What is Insomnia?

what is insomnia

There are several markers of sleeplessness that answer the question: what is insomnia. Individuals who have insomnia exhibit a pattern of one or more of the following sleep issues.

  • Difficulty falling asleep on a regular basis
  • Regularly waking up several times during the night and experiencing an inability to resume sleep
  • Consistently waking up several hours before it's time to get up and not being able to fall asleep again
  • Always waking up exhausted and never feeling well rested

Healthcare professionals typically classify insomnia into one of three categories, according to the duration of time a person suffers from sleepless nights.

  • Transient Insomnia - Symptoms are present from one night up to a week.
  • Short-Term Insomnia - Symptoms last from one week up to a month.
  • Chronic Insomnia - Symptoms persist for a month or longer

Chronic insomnia is then divided further and classified as follows.

  • Primary Insomnia - When the insomnia isn't directly related to, or caused by, any other health problems such as allergies, arthritis, chronic pain, or depression.
  • Secondary Insomnia - This is when insomnia is caused illness, side effect of medication, substance abuse, or other sleep disorder. A poor sleep environment or poor sleep hygiene that causes sleeplessness is also identified as secondary insomnia.
  • Psychophysiological Insomnia - Also referred to as "learned" or "conditioned" insomnia, this condition type may be caused by a stressor and/or the fear of being unable to sleep. Individuals with this condition may sleep better when not in their own beds.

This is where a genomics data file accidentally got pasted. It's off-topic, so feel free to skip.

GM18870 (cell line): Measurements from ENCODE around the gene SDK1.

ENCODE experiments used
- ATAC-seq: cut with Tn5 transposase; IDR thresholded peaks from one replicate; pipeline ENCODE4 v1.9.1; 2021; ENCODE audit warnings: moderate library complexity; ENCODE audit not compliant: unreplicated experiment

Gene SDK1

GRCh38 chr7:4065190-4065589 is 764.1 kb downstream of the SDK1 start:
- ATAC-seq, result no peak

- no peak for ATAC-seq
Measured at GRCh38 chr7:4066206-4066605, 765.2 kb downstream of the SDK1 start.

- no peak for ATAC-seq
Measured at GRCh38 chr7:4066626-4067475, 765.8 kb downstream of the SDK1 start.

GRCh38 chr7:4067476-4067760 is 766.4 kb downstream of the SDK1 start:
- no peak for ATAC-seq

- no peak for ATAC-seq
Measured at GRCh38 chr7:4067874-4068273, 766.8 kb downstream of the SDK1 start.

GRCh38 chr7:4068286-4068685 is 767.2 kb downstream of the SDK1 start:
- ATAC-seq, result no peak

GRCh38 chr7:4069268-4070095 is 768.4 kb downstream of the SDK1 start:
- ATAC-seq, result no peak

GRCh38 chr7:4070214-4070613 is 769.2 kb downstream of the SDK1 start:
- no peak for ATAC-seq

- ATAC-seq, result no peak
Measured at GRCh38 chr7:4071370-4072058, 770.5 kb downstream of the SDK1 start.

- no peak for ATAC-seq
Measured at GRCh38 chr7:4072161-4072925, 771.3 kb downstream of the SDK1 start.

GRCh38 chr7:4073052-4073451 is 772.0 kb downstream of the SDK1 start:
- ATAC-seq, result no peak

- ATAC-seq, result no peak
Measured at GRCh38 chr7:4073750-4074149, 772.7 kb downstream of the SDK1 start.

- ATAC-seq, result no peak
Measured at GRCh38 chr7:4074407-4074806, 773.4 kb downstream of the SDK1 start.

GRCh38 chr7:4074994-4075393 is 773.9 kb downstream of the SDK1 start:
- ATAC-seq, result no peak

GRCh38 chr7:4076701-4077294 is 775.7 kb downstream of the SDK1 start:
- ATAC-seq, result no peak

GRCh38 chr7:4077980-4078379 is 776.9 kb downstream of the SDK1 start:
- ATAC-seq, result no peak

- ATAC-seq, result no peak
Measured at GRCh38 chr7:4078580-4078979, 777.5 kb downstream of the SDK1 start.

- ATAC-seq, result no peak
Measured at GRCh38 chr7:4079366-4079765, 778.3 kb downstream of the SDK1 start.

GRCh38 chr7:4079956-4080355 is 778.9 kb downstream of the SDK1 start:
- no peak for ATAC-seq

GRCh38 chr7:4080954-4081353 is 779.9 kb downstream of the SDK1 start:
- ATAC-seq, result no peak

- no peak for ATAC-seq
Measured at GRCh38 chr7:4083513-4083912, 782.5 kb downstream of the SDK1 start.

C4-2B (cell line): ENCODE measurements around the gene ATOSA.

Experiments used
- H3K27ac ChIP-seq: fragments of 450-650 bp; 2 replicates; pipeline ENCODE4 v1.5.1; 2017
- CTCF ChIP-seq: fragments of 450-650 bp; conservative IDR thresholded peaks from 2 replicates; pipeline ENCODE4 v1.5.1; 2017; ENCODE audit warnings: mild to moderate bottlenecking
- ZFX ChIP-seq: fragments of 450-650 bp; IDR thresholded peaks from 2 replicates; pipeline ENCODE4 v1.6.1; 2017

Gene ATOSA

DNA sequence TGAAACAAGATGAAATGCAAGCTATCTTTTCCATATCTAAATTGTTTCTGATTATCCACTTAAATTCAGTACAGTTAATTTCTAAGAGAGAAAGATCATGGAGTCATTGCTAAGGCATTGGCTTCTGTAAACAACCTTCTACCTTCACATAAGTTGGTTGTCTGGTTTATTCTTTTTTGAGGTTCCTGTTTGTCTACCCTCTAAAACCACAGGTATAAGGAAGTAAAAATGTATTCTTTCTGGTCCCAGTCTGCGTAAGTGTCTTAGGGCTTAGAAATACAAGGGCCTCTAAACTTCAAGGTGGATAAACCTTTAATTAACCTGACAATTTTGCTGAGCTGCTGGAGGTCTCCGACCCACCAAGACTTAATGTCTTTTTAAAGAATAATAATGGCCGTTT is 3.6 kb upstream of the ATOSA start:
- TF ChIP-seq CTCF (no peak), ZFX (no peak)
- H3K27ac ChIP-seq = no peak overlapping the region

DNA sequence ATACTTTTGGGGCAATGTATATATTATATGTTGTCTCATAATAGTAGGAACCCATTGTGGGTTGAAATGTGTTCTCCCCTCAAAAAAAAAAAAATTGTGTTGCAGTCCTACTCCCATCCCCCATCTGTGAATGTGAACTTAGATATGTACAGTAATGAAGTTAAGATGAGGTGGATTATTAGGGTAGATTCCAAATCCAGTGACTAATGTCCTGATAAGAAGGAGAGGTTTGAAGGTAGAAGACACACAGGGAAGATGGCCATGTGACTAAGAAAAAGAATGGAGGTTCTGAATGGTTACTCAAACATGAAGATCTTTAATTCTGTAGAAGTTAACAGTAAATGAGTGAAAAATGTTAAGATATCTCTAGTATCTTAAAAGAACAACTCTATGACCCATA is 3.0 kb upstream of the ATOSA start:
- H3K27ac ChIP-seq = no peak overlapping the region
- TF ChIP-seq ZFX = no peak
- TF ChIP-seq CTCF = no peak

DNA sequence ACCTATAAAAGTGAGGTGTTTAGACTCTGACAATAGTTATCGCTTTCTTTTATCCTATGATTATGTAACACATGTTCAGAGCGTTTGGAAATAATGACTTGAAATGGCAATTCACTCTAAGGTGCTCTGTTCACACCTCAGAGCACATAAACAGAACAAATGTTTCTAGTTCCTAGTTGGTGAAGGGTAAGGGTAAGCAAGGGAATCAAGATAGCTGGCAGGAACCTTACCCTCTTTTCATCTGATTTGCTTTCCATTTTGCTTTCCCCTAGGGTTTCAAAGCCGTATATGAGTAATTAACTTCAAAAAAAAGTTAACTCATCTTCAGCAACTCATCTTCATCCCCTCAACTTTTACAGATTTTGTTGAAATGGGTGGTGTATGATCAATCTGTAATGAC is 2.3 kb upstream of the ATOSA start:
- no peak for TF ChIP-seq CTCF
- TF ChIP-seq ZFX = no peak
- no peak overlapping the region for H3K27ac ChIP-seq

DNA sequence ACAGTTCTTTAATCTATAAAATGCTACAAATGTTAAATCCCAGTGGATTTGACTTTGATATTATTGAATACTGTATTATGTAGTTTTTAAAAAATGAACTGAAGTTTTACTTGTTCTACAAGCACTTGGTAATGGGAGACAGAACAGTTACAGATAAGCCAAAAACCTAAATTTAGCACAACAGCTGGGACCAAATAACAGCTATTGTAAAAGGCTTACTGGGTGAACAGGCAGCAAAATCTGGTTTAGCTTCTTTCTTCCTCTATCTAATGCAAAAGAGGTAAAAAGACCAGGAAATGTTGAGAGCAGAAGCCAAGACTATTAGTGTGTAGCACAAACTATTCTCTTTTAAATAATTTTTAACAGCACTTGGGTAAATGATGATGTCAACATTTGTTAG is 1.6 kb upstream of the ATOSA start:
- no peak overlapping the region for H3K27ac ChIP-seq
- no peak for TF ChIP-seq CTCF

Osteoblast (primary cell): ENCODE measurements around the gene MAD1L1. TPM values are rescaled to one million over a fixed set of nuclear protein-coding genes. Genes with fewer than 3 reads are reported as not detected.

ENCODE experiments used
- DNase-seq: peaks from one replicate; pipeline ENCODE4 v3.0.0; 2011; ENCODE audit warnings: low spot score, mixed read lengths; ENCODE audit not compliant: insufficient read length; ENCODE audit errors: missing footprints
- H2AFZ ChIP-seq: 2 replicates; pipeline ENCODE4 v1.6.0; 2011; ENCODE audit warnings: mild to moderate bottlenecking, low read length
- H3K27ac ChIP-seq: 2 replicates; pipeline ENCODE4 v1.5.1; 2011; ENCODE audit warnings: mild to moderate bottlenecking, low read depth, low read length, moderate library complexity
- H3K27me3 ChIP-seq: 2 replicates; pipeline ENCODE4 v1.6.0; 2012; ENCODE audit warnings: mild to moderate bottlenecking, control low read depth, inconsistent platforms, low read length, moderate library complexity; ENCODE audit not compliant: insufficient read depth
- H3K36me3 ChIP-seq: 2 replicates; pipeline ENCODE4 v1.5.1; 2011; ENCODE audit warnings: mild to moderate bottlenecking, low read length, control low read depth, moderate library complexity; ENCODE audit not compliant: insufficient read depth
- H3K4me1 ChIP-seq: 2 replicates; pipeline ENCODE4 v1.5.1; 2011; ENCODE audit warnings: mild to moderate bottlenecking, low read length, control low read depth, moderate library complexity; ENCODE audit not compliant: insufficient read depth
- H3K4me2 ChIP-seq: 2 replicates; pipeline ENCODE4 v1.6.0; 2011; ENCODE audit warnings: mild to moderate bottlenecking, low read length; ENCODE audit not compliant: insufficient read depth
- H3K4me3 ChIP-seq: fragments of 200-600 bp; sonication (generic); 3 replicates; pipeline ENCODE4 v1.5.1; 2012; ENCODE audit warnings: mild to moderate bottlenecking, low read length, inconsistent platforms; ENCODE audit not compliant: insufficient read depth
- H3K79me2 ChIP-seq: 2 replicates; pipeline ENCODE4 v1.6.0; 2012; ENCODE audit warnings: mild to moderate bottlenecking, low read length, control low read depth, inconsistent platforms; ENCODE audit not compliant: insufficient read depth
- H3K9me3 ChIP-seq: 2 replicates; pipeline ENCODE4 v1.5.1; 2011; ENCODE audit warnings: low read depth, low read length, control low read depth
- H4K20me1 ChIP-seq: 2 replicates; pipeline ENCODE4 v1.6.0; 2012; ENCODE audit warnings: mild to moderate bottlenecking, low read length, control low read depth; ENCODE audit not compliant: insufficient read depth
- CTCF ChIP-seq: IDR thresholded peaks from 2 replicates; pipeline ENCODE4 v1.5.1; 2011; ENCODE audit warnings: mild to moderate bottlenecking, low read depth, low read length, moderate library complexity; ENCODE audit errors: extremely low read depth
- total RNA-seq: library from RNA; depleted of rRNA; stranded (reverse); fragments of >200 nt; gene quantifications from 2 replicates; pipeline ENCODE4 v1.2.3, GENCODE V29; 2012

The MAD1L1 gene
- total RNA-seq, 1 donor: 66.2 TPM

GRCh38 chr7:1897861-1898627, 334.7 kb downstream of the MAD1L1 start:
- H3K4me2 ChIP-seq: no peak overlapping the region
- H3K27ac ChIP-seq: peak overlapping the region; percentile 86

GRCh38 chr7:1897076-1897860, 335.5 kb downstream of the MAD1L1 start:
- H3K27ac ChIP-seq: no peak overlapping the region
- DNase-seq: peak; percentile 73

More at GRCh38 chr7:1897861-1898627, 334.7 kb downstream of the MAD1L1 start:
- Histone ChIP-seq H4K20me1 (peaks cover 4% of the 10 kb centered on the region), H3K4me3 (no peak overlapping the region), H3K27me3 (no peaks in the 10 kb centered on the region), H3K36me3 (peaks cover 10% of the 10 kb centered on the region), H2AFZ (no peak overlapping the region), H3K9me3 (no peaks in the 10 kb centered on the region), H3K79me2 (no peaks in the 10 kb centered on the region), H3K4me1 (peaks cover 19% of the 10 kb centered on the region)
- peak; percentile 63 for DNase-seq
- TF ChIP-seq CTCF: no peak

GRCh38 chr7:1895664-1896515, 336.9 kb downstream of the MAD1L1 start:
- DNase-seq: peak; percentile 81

What to Do if You Think You Have Insomnia

If you're struggling with sleepless nights, visit your doctor as soon as possible to get a proper diagnosis. He or she will likely order a sleep study to fully evaluate your condition.

For transient or short-term insomnia, there are lifestyle and environmental changes than can help you on the path to better sleep. Click here for some tips on how to return to healthy sleep habits and feel better.

If your doctor determines you have chronic insomnia, he or she may treat your condition with a combination of sedative-hypnotic or sedating antidepressant medications, along with behavioral techniques to help you return to regular sleep.

Related Information - What is Insomnia?

Facts About Insomnia
Causes Of Insomnia
Sleep Disorders
Insomnia Tips
Insomnia Medications
Over The Counter Sleep Aids

› What is Insomnia?

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Published by Jules Sowder








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